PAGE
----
On this daf, we find some cases of shogeig.
In the hectic days before Pesach, one must be extra vigilant. Besides cleaning every speck of chometz, we need to be alert to ensure that we do not transgress this prohibition.
One young man was horrified when he found a roll in a cupboard of his small apartment on Erev Pesach. “How can that possibly be? Last night, when I checked the entire house, I distinctly remember that all the cupboards were empty.”
After some careful questioning, his four-year-old admitted to have secreted the roll there from the final meal just before the biur. He explained, “Everyone told me that there would be no bread, so I was afraid that I would get hungry and have nothing to eat…”
Once, someone received a gift of vodka, which he assumed was not chometz. After Pesach, he learned, to his dismay, that it had some wheat in it. He called his rov and told him the situation. He finished off his story with a query: “I have two questions. Does my bitul help since I had meant to nullify any chometz? Second, it is not a majority of chometz, so can I just put the value of the chometz in the Dead Sea and then drink it?”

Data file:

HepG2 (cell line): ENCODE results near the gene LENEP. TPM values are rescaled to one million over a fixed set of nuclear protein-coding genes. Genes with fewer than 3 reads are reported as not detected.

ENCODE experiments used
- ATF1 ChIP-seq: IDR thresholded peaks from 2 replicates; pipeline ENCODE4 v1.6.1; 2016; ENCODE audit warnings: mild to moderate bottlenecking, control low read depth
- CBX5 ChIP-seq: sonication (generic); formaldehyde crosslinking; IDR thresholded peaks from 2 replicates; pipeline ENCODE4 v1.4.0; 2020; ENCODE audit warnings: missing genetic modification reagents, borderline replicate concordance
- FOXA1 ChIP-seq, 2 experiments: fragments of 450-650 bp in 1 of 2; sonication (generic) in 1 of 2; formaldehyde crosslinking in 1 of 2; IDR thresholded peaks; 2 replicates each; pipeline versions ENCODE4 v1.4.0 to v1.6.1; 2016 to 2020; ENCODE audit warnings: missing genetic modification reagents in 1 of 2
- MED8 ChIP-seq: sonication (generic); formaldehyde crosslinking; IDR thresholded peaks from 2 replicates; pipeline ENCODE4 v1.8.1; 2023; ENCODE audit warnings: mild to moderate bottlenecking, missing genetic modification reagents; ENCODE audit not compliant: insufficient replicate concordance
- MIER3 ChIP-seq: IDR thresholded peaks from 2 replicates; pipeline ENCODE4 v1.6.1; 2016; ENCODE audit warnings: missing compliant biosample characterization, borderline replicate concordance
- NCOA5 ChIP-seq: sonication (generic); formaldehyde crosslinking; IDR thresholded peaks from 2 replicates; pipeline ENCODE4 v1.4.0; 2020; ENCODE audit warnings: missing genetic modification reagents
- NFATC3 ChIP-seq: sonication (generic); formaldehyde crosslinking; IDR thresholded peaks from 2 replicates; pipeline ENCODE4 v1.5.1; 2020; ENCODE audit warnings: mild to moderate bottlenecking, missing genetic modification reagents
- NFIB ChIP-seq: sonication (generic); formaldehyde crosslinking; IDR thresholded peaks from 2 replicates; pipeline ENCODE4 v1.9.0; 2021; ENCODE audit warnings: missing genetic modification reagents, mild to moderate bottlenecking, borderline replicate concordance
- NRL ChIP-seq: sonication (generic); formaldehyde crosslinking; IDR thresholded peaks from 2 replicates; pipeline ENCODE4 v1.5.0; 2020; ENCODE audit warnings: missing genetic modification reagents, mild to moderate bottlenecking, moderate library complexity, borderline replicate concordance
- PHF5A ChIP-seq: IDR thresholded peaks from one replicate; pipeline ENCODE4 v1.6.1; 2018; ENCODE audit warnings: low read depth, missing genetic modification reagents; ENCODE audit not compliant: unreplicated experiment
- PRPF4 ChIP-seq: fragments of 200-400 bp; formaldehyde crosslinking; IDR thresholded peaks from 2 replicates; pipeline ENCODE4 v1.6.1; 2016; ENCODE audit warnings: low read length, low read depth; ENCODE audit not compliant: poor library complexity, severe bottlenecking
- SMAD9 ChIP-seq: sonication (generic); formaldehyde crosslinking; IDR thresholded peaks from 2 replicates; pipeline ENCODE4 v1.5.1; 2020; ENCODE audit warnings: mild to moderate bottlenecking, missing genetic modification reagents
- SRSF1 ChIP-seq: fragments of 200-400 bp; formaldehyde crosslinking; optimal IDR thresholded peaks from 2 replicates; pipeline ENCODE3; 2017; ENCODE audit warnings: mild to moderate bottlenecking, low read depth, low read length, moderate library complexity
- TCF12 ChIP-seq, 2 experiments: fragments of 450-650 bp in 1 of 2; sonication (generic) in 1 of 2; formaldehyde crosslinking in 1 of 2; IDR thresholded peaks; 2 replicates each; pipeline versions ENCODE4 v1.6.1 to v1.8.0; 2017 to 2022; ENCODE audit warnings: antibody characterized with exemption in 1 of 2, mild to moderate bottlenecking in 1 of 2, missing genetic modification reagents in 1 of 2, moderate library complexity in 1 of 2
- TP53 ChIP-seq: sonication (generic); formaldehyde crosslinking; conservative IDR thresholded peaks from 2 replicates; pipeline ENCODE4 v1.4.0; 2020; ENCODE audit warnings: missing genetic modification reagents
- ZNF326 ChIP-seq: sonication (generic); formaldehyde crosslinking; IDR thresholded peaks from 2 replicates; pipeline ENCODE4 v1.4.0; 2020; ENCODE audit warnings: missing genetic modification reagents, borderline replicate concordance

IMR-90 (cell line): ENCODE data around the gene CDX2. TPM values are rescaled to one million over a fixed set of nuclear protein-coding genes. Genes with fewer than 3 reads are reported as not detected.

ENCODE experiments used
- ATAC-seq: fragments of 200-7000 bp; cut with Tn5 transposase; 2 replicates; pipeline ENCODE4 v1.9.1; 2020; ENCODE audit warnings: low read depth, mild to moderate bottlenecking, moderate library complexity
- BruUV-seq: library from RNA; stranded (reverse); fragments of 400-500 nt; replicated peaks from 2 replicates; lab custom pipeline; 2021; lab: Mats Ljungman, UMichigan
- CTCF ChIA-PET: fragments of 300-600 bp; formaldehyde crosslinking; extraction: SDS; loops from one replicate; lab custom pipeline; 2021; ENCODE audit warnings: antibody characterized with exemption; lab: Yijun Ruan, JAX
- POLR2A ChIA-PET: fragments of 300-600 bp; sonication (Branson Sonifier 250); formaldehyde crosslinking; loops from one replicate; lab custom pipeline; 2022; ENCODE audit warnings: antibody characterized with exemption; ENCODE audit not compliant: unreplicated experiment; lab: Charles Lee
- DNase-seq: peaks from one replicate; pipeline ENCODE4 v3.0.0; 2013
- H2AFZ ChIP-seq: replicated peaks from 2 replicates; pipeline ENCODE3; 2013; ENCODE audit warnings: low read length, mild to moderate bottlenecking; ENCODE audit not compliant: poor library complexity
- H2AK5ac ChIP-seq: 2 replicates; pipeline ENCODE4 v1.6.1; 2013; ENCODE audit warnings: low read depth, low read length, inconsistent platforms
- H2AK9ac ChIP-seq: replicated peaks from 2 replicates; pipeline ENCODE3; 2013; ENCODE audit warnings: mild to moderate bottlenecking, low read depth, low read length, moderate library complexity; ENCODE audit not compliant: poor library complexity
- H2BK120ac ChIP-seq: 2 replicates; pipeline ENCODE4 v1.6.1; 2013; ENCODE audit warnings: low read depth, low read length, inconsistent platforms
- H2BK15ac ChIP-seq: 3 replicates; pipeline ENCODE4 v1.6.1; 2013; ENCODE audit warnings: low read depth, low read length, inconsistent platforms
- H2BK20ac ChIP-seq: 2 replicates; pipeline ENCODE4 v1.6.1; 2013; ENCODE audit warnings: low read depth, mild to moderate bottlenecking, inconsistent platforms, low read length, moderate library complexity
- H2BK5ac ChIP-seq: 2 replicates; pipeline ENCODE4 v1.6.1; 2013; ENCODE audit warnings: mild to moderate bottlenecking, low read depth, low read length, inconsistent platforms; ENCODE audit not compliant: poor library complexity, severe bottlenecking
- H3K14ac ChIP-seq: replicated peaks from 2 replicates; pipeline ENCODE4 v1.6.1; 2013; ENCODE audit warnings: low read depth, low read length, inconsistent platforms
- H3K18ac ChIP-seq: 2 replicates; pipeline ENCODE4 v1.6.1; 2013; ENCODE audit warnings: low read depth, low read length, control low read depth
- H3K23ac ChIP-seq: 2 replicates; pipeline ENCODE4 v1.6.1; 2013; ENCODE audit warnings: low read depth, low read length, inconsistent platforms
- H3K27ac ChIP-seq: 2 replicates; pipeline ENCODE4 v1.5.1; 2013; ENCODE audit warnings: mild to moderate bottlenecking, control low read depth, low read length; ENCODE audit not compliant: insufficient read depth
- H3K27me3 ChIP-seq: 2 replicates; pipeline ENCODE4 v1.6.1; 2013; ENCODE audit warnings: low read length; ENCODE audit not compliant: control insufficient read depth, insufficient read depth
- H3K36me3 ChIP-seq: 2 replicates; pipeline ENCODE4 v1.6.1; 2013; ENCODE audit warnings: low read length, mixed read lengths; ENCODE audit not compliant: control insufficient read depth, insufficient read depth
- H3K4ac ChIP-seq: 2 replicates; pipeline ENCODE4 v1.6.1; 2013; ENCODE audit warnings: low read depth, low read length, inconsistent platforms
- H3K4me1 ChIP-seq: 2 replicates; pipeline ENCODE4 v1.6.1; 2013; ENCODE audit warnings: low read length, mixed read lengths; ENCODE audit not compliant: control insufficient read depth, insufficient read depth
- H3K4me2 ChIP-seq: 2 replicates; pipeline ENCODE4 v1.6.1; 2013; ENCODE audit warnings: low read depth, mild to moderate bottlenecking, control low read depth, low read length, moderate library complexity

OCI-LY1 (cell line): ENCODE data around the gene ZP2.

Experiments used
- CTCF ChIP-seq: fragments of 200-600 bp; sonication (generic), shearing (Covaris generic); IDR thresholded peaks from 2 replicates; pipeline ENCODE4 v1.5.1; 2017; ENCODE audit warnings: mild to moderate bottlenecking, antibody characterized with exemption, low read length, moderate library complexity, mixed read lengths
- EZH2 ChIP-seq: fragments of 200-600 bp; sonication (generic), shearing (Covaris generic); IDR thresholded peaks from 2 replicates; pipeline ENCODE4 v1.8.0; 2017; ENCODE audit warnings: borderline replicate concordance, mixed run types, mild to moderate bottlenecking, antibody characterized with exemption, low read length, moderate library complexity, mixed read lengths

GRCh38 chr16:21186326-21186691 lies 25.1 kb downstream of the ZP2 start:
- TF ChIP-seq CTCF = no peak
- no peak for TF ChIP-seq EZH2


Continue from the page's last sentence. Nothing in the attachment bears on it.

“You definitely can’t rely on the bitul,” replied the rov. “In terms of whether you can toss the value of the chometz into the Dead Sea, it depends. If the wheat is necessary for the fermentation, it is a dovor hama’amid, a necessary and felt ingredient that cannot be redeemed even though it is after Pesach and the chometz was not the majority or even if there was sixty times the dovor hama’amid. If the vodka would have fermented without the chometz, it can be redeemed by casting the value of the chometz into the Dead Sea, since it is not the sole ma’amid of the beverage and the majority is not chometz.
“But either way,” concluded the rov, “you can’t actually drink it, since even redeeming the chometz only permits one to sell it and have benefit from it, not to actually drink it and enjoy it” (Haggadah Shel Pesach Rav Shlomo Zalman Auerbach).